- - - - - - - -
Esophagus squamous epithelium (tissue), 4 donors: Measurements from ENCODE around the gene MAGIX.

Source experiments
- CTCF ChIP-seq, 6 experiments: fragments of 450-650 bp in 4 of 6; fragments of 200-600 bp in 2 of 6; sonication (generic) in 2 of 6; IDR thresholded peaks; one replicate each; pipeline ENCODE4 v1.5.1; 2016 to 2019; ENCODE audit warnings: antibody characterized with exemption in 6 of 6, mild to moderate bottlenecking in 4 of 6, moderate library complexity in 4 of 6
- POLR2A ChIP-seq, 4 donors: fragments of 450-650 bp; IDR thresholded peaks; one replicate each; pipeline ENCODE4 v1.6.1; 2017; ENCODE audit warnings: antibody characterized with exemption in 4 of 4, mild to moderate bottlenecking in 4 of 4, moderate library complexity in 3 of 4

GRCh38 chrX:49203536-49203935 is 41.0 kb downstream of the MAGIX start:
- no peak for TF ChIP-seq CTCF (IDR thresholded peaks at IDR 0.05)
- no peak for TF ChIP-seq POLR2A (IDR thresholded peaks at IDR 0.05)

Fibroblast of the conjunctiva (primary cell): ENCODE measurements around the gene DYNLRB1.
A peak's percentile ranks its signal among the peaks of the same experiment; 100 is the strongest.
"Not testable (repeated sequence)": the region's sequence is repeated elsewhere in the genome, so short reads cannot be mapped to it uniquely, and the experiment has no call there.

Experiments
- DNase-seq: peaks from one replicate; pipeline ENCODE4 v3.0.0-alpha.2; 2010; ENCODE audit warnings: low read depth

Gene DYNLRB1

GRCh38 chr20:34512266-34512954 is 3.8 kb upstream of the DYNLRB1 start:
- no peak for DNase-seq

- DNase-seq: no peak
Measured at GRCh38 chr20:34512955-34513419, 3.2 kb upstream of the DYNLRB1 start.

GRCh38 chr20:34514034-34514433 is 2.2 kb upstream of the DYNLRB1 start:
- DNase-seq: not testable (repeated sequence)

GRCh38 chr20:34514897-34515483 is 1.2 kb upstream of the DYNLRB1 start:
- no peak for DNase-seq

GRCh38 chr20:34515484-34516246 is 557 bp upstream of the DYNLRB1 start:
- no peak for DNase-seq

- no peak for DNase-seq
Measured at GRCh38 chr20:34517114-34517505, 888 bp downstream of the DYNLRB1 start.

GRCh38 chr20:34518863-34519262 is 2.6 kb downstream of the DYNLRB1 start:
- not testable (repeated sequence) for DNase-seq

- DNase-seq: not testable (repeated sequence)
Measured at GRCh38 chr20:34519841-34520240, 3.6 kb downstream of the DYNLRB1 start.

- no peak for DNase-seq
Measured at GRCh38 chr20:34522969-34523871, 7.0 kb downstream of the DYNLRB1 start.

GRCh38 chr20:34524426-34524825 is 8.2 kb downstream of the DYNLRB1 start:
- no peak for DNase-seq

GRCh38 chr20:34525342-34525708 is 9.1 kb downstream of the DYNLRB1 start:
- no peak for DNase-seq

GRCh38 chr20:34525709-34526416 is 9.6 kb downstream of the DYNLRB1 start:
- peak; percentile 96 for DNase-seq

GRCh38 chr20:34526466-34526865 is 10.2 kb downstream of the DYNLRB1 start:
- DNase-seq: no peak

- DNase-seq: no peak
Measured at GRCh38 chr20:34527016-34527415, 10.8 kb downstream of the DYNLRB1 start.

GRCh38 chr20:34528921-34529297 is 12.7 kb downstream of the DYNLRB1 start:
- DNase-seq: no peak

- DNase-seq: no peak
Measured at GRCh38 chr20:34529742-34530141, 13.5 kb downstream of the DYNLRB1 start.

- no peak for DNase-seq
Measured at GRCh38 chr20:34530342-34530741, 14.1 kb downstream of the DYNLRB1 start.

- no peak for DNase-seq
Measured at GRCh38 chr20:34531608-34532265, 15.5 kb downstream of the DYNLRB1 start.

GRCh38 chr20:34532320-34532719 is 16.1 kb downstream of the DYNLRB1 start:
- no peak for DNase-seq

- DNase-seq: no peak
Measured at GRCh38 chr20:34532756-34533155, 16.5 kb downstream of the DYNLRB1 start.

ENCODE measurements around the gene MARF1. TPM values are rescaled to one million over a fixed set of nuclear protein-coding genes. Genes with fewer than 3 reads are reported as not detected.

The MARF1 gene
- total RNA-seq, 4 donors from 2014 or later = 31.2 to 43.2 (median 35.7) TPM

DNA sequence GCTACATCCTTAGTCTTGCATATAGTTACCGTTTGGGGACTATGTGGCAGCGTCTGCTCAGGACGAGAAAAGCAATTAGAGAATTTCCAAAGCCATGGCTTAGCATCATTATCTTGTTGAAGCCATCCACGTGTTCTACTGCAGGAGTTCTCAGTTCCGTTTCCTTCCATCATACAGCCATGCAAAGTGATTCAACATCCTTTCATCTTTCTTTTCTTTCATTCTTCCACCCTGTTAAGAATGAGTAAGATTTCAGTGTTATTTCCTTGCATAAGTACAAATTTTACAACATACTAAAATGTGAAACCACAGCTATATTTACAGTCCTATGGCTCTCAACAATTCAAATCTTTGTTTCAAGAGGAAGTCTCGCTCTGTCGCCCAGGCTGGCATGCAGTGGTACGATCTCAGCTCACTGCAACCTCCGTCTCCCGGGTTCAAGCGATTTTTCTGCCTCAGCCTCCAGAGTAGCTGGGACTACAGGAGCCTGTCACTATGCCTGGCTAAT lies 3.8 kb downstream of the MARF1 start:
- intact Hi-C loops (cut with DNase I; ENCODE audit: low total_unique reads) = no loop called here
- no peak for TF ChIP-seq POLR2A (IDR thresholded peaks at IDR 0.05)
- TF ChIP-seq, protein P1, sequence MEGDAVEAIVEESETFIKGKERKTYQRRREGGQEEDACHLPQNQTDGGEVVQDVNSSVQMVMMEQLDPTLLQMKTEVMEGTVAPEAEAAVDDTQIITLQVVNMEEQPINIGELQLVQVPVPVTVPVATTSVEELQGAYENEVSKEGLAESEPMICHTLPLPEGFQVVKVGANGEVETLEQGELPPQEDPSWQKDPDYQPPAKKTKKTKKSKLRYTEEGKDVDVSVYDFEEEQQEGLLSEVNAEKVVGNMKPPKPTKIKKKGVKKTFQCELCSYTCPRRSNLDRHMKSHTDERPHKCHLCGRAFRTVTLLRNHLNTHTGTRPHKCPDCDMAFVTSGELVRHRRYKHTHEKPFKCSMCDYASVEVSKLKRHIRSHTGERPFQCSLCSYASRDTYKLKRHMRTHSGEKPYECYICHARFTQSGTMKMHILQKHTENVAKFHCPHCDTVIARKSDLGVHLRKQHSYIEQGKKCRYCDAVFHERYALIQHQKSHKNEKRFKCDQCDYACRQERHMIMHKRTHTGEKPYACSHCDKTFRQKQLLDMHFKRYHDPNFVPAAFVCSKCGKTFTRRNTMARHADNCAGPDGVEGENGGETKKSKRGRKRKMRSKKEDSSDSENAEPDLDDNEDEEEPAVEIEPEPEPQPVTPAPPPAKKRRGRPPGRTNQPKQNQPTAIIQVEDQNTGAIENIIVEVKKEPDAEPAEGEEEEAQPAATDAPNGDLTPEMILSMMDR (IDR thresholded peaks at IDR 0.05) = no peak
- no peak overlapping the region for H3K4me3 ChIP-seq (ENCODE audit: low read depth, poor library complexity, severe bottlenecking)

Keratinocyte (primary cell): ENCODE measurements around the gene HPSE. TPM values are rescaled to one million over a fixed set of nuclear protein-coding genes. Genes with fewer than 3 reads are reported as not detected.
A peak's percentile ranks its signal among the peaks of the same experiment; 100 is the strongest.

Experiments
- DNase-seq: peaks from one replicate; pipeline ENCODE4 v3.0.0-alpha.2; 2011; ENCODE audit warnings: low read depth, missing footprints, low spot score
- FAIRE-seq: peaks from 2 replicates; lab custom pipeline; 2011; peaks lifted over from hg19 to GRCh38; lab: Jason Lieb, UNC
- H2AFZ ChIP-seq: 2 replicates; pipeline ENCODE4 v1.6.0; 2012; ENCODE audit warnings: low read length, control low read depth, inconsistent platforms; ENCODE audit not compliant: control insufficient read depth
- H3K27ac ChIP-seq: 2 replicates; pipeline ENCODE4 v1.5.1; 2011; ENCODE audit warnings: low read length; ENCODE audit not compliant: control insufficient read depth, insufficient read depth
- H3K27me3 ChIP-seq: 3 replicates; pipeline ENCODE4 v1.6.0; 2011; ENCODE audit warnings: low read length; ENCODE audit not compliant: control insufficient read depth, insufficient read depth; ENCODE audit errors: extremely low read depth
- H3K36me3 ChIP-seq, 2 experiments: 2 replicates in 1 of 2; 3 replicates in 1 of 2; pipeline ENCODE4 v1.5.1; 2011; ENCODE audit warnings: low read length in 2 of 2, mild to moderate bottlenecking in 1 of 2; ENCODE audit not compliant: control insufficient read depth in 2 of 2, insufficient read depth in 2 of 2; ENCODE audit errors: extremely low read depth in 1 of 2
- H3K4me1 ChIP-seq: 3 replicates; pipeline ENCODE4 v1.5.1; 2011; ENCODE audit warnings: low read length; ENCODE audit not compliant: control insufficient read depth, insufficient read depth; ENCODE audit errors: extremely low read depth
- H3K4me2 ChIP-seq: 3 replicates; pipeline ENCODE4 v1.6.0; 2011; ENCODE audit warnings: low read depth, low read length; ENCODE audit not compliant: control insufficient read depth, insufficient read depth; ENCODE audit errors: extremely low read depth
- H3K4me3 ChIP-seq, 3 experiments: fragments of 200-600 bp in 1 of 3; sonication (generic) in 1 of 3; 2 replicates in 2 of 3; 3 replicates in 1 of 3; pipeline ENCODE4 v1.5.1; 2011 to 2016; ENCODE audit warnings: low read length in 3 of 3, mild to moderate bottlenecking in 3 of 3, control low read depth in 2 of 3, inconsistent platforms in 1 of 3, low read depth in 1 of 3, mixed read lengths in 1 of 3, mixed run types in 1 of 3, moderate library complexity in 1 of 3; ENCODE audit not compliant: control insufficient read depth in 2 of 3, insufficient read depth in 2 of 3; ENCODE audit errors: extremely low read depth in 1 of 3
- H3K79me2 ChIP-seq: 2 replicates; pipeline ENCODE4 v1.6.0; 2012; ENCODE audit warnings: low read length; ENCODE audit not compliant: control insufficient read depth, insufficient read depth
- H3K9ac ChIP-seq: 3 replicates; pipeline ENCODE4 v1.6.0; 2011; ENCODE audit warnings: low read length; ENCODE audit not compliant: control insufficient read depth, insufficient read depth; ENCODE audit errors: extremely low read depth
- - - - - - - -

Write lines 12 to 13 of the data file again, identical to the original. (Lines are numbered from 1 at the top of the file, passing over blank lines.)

- DNase-seq: peaks from one replicate; pipeline ENCODE4 v3.0.0-alpha.2; 2010; ENCODE audit warnings: low read depth

Gene DYNLRB1